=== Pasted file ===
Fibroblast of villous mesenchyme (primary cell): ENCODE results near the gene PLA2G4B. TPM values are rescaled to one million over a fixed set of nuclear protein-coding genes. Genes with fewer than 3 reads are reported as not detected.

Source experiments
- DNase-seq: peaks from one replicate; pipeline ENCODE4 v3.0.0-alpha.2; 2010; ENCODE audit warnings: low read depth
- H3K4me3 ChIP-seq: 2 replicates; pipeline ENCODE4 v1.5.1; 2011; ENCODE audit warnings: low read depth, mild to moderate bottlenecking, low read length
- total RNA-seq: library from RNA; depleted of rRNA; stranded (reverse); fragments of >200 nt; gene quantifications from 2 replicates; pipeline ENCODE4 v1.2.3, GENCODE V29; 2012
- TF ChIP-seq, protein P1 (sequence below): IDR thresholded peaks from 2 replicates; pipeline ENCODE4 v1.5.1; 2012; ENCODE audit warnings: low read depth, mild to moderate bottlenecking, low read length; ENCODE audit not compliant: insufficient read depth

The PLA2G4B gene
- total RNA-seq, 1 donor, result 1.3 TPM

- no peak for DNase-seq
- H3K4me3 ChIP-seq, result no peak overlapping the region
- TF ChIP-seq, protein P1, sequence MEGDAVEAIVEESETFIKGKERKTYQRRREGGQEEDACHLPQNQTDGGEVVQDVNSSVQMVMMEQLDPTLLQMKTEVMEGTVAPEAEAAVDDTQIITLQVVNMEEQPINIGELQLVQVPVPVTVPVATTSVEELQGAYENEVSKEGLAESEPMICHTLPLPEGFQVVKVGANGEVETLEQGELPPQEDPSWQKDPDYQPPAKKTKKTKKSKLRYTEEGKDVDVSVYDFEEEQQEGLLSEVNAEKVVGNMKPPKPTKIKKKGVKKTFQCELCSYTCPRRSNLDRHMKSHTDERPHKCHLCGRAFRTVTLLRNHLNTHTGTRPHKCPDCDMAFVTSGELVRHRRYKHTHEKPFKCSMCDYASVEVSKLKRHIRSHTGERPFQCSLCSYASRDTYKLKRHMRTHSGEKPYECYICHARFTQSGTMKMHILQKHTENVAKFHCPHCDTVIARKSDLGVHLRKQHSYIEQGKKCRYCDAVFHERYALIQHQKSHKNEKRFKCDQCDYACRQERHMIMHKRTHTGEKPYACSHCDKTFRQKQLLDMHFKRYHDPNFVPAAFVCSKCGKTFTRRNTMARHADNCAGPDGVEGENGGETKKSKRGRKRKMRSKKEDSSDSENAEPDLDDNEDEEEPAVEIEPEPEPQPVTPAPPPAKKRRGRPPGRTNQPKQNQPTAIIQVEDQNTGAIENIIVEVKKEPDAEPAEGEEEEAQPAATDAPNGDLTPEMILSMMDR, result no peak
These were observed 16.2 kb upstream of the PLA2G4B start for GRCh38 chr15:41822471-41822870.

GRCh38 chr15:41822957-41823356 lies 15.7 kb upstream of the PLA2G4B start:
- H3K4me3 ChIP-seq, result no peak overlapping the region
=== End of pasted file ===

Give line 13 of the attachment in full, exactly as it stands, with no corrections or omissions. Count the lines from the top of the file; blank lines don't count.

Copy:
GRCh38 chr15:41822957-41823356 lies 15.7 kb upstream of the PLA2G4B start: